Together with the smartly designed incentive structure (by the competitive and energy committing consensus), Bitcoin has clearly proved its scarcity, as underlined by recent spectacular increases in its price (up to US$60,000 as of October 2021). This scarcity allows digital representations of value, data and physical objects to be controlled by end-users through the possession of digital keys. Other cryptocurrencies and blockchains have emerged since Bitcoin, all with different design choices, levels of adoption and success. Ethereum is currently the second largest after Bitcoin, followed by Binance and Solana.

Intermediaries such as specialised and regulated service providers (e.g. Coinbase, Kraken, Binance and Gemini, to name but a few) can be used at the end-user’s discretion in order to make it easier to manage and operate blockchain accounts. This can be beneficial since the security features make them cumbersome to use and error-prone, which in turn can lead to loss of funds. In a way, this is similar to how money is dealt with today; users can hold cash themselves, but also have the option to enlist a bank’s help to hold and manage cash for them.

2. Layer 1 and 2 protocols

In a decentralised ecosystem, there are two types of protocols. A Layer 1 protocol refers to a blockchain, and a Layer 2 protocol refers to a third-party integration that can be used in conjunction with a Layer 1 blockchain.

It is important to understand this distinction. Layer 1 protocols are the base security layers of cryptocurrencies such as Bitcoin, Ethereum and the newer offerings by Binance and Solana.

However, as the number of users grows, the transactional capacity of the underlying blockchain fills up. This leads to higher transaction fees and lower throughput. The goal of the Layer 2 protocol is to improve the transaction speed at lower fees, thus allowing scalability, at the expense of a reduction in centralisation and security.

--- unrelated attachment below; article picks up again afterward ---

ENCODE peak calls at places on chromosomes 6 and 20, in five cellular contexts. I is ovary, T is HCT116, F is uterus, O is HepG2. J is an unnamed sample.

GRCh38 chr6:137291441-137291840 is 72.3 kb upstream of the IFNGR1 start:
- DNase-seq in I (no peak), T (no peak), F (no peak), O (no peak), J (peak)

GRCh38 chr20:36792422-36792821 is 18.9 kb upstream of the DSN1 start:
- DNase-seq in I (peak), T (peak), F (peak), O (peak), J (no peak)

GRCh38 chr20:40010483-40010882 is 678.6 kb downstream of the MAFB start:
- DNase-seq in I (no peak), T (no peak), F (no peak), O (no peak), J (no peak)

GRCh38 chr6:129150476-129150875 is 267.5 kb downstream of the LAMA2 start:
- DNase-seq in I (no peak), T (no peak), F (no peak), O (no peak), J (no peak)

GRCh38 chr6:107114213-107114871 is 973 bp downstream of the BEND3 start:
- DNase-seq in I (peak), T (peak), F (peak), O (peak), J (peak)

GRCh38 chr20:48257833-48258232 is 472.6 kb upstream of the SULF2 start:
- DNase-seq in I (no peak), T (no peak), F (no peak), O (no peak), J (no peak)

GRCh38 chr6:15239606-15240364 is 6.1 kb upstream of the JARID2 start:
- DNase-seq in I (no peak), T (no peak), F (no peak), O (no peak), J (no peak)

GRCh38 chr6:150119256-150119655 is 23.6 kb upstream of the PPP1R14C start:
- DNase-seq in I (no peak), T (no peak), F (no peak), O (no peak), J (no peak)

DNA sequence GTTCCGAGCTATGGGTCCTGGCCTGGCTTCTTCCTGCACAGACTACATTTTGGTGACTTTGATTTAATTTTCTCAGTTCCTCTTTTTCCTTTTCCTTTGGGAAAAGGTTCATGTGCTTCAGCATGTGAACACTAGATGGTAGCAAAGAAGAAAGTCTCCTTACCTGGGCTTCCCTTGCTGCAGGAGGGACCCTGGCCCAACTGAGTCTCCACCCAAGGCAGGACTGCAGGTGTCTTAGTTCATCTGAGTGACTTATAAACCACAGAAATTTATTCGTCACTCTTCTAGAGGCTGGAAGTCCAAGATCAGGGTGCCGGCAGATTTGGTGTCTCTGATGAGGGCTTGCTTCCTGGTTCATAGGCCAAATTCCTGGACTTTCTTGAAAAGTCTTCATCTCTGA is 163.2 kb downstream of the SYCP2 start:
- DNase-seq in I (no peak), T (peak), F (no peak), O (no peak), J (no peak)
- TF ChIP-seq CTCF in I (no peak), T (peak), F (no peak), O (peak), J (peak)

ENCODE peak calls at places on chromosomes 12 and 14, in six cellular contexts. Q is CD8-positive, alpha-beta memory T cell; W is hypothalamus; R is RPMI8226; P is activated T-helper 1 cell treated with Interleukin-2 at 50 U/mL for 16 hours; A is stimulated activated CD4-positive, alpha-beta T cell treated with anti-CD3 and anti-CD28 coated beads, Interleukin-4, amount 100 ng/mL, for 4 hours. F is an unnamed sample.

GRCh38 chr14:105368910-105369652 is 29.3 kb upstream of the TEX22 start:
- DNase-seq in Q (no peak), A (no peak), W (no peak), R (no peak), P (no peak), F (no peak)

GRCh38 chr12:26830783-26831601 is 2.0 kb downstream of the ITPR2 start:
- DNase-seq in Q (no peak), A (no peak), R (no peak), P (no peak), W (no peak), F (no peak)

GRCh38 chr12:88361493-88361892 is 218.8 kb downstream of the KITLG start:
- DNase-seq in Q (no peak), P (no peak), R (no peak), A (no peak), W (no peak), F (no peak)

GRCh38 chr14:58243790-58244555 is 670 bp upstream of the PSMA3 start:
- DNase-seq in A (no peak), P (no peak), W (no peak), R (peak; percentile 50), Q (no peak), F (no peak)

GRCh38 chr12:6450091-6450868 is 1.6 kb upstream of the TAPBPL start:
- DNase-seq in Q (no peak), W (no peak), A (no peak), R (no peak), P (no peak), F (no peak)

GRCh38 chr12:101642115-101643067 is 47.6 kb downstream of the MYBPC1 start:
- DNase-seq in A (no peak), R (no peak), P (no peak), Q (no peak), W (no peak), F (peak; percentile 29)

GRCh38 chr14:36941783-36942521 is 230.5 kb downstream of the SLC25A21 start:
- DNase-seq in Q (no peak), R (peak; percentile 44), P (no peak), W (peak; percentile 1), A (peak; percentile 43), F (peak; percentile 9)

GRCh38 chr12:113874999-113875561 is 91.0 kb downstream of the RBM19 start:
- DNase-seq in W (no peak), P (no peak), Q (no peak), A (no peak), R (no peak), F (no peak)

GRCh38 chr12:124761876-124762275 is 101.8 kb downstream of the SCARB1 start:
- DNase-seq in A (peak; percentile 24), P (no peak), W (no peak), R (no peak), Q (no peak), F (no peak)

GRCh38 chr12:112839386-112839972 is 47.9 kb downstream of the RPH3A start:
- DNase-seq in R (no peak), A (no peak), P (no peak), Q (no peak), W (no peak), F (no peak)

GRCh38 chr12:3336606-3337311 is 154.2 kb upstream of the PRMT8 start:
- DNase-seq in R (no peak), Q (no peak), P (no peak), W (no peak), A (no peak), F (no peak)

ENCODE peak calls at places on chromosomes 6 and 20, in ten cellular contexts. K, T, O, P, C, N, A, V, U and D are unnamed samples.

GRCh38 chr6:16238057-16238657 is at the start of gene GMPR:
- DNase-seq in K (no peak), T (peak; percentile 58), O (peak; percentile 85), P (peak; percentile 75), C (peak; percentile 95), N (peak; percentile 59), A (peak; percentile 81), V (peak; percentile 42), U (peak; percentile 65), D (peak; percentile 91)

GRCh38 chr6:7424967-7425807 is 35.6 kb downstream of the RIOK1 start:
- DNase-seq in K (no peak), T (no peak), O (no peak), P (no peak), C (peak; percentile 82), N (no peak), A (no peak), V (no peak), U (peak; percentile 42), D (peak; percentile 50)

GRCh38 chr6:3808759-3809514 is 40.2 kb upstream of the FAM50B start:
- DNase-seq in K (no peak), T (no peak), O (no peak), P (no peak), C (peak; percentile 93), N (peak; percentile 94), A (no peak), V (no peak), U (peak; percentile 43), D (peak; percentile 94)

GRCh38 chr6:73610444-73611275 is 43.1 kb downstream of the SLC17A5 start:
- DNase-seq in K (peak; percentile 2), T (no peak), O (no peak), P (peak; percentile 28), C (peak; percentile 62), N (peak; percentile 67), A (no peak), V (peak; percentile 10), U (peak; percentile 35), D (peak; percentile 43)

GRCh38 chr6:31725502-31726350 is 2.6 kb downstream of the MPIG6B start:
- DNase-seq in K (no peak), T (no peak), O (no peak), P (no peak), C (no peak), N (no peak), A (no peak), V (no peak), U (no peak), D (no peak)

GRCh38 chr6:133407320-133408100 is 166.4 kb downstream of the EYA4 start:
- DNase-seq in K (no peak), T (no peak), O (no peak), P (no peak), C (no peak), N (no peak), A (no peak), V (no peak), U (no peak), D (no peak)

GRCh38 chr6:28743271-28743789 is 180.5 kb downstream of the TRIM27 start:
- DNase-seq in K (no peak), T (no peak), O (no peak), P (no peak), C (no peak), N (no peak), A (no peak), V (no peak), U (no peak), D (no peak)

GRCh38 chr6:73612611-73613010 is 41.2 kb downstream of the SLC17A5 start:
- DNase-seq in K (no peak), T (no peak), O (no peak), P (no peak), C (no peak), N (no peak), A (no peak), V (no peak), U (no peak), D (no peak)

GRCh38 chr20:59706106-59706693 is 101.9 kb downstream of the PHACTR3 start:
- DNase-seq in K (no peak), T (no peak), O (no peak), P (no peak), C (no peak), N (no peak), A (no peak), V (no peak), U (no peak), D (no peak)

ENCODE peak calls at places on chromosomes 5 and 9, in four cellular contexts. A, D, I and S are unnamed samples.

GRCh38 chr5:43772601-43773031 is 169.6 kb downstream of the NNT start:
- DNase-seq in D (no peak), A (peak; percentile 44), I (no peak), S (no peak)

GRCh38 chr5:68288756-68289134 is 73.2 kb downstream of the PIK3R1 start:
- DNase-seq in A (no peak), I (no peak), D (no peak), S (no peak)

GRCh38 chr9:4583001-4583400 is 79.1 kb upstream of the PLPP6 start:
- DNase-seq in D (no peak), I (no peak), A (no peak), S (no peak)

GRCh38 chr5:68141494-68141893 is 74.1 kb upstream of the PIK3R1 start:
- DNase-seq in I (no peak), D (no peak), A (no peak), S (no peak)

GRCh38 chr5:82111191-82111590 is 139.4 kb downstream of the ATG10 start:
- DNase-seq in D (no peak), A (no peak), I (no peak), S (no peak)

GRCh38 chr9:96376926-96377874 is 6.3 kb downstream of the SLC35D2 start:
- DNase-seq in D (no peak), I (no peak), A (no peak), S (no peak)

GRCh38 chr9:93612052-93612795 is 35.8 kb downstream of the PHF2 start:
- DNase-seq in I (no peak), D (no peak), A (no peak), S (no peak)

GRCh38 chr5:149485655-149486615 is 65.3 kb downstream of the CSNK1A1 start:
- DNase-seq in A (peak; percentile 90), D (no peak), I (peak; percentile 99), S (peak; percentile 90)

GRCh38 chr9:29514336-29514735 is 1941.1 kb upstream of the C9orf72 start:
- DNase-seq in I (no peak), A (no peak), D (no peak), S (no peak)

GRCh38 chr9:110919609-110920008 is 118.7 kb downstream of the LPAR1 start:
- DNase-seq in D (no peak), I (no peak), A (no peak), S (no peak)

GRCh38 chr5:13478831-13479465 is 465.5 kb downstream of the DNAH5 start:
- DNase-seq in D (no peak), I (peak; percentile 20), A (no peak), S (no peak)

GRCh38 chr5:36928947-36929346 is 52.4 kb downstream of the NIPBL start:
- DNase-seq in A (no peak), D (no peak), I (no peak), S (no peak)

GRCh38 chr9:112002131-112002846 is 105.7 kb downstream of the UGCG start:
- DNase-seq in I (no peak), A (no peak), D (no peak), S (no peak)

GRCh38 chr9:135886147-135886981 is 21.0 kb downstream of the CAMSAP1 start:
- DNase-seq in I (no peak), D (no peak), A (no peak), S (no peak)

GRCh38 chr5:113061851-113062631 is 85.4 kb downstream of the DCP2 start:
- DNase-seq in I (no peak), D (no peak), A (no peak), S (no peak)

Figure 1 – Layer 1 and 2 protocols in DeFi and its analogy in the current financial system.

The Layer 2 protocol for Bitcoin is called the Lightning protocol. Ethereum has various scaling options and combinations, including Plasma, Flexa and xDAI. In the case of payments, these protocols are for users to transact, by netting transactions across various ‘nodes’. Nodes receive a small fee for backing full or partial transactions with Layer 1 assets (e.g. Bitcoin and Ethereum). Layer 2 solutions are live, but are in continuous development while in use (as is almost everything in the blockchain realm). As Bitcoin usage continues to grow over time, more value is being entrusted to the Lightning network (approx. US$200 million in October 2021 in order to secure faster value exchange. The Ethereum Layer 2 ecosystem is approximately a thousand times bigger (US$200 billion in October), mainly because these Layer 2 protocols primarily relate to services other than payments.

The natural trade-off of these two protocol layers is security, adding to the infrastructural trust. This can be likened to Real Time Gross Settlement (RTGS) systems and the Automated Clearing House (ACH) set-up in the traditional payments world. ACHs aggregate payment balances between banking participants (netting) and input the resulting value transfer to the RTGS system for final settlement (see Figure 1).